The public limited company is not based on signatures under the company name. It is not designated by the name of any of the associates. It is named through the specification of the purpose of the enterprise. All the associates of the company, without [p. 251] distinction, enjoy the advantage of liability only up to the limit their agreed holdings. The company is administered by executives under revocable contract, partners or not, salaried or not, who contract with respect to their management of the company, no personal or collective obligation with respect to the operations of the company, and who are responsible only for the carrying out of their mandate.
When one considers in overall terms the system I have just explained, one cannot help being struck by the restrictive spirit which dominates it and gives itself away, just in these few words: the law recognises three types of commercial company . Association being no more than a natural act, one would expect it necessarily to be regulated in a spontaneous way between the contracting parties, in ways and under conditions freely determined by themselves, according to their interests and needs. We find, on the contrary, that the law substitutes itself in certain respects, for the parties to the contract: it encroaches on their freedom by dictating to them the kind of association allowed to them, specifically restricting them to choosing between the three forms it has itself established. It goes even further, by imposing on each of these specified forms, narrow and unbending rules, whose application it is not permissible even to modify according to different circumstances....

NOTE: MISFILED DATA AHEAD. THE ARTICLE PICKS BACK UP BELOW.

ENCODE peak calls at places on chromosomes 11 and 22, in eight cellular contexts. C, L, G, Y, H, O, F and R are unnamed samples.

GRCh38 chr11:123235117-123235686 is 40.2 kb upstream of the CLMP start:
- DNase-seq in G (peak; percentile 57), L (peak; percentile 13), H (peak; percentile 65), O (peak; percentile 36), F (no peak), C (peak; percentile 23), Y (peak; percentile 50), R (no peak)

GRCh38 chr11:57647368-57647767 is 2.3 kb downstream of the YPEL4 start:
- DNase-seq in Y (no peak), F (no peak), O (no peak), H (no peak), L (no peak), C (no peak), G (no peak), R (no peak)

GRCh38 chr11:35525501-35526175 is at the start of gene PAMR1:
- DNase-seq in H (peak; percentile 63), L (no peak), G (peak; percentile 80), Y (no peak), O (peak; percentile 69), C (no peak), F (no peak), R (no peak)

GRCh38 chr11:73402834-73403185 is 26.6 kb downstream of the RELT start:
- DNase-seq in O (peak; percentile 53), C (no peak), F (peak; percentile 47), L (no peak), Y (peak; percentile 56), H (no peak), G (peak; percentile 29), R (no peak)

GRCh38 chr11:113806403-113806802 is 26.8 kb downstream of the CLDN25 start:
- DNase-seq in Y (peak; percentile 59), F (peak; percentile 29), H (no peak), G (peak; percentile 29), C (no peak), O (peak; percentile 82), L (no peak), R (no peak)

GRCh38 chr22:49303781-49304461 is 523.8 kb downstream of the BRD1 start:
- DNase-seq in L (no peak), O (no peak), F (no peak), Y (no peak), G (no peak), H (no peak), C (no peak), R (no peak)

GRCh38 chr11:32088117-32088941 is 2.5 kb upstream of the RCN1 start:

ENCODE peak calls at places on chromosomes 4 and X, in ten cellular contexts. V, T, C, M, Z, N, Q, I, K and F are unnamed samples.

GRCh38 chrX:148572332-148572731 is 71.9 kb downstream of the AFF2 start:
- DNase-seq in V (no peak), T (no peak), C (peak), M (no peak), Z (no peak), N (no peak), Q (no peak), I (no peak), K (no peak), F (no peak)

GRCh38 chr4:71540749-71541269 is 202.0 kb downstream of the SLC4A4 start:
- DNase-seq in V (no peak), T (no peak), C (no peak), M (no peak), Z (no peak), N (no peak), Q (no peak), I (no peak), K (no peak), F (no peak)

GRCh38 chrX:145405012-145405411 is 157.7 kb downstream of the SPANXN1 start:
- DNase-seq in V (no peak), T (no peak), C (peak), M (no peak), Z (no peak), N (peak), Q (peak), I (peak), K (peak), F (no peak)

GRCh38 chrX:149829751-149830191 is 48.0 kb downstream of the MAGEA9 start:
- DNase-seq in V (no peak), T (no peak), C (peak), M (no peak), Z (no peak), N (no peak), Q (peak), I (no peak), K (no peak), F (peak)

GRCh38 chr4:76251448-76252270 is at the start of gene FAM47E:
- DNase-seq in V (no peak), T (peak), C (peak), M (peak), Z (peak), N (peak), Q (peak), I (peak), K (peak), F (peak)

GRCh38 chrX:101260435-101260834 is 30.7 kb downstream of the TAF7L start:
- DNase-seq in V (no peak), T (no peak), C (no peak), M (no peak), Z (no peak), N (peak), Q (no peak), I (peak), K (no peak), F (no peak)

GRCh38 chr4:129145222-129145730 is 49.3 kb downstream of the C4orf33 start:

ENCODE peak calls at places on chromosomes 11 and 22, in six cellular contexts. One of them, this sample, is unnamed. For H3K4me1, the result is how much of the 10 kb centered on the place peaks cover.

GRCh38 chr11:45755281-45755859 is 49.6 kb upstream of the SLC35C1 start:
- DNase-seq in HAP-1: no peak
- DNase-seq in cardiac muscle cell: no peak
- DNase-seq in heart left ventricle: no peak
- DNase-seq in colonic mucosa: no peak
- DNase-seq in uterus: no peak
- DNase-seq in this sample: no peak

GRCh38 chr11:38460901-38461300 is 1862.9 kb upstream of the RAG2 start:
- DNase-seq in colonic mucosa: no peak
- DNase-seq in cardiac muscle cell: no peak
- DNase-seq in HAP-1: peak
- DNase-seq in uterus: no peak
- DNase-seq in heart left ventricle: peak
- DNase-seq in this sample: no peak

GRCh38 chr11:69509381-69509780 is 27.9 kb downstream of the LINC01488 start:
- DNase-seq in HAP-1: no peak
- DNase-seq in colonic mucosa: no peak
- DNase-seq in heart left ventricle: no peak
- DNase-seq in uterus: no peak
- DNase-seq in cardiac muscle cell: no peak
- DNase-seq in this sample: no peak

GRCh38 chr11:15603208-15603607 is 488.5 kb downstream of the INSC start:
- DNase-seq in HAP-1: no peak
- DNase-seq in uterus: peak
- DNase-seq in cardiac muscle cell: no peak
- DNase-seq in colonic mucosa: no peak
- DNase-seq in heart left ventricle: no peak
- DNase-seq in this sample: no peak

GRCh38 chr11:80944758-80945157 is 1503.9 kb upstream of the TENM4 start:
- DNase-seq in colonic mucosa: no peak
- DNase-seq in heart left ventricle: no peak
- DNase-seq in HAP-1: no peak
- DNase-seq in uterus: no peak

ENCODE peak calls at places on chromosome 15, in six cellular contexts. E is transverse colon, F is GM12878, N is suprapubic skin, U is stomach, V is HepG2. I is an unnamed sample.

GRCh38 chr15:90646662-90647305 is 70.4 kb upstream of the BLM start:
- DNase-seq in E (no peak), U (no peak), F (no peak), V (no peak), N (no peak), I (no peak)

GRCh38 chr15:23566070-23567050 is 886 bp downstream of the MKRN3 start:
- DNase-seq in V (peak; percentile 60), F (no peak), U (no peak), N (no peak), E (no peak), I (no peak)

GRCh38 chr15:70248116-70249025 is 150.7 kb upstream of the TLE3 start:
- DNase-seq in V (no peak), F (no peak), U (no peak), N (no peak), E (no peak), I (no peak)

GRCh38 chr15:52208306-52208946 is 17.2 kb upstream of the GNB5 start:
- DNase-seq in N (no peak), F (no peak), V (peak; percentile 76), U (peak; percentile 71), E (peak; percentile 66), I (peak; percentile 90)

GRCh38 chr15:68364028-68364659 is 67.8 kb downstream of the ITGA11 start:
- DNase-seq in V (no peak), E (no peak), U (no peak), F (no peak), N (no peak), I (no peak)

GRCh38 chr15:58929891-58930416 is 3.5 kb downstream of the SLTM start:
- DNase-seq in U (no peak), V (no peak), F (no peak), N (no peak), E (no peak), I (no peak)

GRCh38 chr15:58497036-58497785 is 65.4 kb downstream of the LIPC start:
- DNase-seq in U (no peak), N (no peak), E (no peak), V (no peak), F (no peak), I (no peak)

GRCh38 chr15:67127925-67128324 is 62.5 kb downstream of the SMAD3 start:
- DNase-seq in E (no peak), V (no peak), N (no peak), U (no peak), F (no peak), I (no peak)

What exactly is the public limited company in France today? Is it by chance a form of association which commerce might be able to apply to its own purposes? It quite obviously is not; it is a form reserved by legal privilege for certain outstanding firms, whose out of the ordinary size and glamorous performance recommend them. It is only these, effectively, which can present themselves to the Council of State with any reasonable chances of success, on which chances public opinion is formed, and which have in their favor the support of the established authorities and of some [p. 252] powerful men. Firms of this kind are rare and whatever their individual importance, that fact in itself renders them of secondary interest for the nation. As for the host of second order enterprises, or to put it another way, those whose usefulness is less apparent and which can only perhaps be appreciated at the local level, access to the status of public limited company is absolutely forbidden them.